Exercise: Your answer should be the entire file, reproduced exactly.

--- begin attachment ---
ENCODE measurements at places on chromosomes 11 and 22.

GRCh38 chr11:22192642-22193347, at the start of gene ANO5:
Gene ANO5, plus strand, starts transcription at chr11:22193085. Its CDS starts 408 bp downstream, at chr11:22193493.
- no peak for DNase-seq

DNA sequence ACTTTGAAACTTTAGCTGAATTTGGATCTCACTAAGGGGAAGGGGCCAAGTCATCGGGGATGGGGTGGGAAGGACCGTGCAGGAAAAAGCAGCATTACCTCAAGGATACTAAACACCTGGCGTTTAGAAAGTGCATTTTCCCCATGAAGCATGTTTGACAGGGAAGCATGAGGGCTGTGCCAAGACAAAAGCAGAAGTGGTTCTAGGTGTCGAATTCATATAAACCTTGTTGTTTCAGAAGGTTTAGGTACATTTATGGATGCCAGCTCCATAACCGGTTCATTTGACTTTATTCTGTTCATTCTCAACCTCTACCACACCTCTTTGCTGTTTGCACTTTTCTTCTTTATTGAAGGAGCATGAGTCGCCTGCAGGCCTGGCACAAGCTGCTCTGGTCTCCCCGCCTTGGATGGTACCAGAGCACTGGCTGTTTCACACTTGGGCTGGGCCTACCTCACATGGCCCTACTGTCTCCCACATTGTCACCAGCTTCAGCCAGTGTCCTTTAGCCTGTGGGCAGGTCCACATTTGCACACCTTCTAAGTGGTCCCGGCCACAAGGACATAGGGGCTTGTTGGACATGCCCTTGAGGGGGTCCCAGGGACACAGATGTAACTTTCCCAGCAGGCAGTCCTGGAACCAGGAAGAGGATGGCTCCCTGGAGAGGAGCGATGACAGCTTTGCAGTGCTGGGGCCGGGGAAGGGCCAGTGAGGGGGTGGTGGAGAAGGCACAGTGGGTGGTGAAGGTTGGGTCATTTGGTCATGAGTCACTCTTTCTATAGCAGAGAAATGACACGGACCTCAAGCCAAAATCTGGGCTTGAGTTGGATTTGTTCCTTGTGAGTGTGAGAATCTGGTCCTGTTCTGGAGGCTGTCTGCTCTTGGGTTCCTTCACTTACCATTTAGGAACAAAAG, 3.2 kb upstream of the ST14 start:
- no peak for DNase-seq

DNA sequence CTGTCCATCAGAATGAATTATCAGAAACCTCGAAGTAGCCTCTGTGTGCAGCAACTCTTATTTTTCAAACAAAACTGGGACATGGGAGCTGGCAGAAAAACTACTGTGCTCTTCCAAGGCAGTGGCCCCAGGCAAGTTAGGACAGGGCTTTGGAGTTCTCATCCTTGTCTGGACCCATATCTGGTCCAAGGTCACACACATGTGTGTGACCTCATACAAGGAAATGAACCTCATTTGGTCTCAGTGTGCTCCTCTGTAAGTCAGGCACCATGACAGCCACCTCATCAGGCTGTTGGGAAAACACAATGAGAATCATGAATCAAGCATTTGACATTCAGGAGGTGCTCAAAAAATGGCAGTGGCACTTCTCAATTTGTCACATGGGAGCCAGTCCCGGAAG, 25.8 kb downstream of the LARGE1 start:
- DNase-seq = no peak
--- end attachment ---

ENCODE measurements at places on chromosomes 11 and 22.

GRCh38 chr11:22192642-22193347, at the start of gene ANO5:
Gene ANO5, plus strand, starts transcription at chr11:22193085. Its CDS starts 408 bp downstream, at chr11:22193493.
- no peak for DNase-seq

DNA sequence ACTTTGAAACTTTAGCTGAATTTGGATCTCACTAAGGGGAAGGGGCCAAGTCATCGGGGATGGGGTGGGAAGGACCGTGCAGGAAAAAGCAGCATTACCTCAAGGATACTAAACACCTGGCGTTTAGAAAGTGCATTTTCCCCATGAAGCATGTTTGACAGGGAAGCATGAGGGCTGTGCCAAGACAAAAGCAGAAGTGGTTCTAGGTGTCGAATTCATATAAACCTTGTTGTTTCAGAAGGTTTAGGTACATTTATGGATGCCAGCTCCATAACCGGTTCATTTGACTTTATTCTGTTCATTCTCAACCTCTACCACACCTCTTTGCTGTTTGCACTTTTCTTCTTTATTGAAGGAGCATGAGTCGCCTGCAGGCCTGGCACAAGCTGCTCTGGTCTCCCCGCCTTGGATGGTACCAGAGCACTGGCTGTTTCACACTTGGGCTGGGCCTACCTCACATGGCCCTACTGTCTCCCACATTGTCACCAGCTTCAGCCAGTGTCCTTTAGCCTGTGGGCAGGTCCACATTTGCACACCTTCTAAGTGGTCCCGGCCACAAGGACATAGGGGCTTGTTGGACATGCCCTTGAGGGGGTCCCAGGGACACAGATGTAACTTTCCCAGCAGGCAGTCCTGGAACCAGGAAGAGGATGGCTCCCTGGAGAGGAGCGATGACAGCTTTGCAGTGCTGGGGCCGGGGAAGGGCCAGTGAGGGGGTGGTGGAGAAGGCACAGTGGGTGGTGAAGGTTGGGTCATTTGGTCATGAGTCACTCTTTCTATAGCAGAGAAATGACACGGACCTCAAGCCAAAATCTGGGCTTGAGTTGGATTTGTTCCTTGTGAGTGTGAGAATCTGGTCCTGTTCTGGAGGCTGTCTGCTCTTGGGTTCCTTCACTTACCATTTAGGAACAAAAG, 3.2 kb upstream of the ST14 start:
- no peak for DNase-seq

DNA sequence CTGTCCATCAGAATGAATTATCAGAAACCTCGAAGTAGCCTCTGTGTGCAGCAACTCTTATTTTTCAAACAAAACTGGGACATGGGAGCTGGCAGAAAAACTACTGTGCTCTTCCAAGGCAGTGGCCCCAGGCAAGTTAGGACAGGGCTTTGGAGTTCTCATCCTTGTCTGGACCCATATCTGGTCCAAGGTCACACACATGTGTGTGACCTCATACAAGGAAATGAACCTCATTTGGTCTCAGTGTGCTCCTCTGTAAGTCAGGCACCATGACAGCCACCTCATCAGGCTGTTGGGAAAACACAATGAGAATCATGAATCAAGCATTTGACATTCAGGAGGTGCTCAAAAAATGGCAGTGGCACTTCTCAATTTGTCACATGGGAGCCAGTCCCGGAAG, 25.8 kb downstream of the LARGE1 start:
- DNase-seq = no peak